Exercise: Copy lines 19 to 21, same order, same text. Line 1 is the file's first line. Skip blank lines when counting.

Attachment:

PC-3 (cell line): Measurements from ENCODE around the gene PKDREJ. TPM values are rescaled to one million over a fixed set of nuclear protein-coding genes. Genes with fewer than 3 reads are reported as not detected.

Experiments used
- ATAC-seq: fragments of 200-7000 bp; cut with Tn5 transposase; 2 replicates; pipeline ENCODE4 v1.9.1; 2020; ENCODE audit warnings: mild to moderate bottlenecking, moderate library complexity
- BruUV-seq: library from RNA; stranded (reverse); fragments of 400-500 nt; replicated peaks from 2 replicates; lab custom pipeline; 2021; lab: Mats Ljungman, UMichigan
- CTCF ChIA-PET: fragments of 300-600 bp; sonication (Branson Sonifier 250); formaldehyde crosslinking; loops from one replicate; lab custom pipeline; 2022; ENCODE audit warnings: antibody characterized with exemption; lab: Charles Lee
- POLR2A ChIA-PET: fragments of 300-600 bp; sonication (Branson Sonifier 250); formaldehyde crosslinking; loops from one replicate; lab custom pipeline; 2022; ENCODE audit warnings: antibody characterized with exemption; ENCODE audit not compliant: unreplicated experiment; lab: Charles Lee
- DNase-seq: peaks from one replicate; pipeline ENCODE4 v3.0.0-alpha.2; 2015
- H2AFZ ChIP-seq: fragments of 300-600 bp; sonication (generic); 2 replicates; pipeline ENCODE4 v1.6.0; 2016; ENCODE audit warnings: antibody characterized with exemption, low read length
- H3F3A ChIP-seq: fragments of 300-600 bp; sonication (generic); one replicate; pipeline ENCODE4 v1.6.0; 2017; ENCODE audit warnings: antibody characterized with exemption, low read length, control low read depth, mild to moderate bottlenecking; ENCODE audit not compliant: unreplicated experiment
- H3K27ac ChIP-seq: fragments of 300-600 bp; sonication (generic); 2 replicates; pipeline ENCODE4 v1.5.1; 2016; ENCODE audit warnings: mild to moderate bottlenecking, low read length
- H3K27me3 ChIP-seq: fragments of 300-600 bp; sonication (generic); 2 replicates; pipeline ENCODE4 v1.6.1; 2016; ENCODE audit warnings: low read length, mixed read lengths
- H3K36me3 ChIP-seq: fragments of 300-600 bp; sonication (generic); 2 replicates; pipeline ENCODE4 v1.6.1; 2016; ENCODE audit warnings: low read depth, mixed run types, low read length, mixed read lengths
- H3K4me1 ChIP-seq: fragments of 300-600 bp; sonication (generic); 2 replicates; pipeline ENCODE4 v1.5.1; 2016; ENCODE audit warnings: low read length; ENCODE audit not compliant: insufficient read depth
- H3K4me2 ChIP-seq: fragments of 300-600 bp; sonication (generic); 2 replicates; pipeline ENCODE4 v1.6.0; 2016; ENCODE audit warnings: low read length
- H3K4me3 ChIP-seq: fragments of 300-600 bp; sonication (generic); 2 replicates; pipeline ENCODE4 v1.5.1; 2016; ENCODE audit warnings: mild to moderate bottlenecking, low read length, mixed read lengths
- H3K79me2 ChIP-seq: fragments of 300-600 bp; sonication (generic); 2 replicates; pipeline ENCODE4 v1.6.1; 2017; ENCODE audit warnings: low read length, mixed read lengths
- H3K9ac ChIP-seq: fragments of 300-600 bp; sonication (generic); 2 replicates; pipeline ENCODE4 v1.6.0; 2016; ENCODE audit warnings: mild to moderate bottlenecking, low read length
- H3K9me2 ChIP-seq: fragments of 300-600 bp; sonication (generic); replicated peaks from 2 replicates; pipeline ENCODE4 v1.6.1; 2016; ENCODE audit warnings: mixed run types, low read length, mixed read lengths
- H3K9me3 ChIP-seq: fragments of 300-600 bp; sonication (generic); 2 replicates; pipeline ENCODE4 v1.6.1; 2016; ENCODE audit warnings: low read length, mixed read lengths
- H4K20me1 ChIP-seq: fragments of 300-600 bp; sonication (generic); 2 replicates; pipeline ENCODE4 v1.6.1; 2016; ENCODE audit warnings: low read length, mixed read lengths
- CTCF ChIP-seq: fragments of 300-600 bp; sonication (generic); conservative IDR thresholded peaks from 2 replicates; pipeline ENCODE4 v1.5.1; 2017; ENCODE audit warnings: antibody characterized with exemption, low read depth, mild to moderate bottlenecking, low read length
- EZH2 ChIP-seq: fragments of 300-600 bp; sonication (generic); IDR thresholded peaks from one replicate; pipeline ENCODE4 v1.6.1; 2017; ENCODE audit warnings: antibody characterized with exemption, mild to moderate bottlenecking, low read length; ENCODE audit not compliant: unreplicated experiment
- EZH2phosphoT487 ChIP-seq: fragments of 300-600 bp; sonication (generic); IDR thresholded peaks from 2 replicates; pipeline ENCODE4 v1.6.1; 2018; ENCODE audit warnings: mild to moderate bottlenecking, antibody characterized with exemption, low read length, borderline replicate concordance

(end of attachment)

- H3K9me3 ChIP-seq: fragments of 300-600 bp; sonication (generic); 2 replicates; pipeline ENCODE4 v1.6.1; 2016; ENCODE audit warnings: low read length, mixed read lengths
- H4K20me1 ChIP-seq: fragments of 300-600 bp; sonication (generic); 2 replicates; pipeline ENCODE4 v1.6.1; 2016; ENCODE audit warnings: low read length, mixed read lengths
- CTCF ChIP-seq: fragments of 300-600 bp; sonication (generic); conservative IDR thresholded peaks from 2 replicates; pipeline ENCODE4 v1.5.1; 2017; ENCODE audit warnings: antibody characterized with exemption, low read depth, mild to moderate bottlenecking, low read length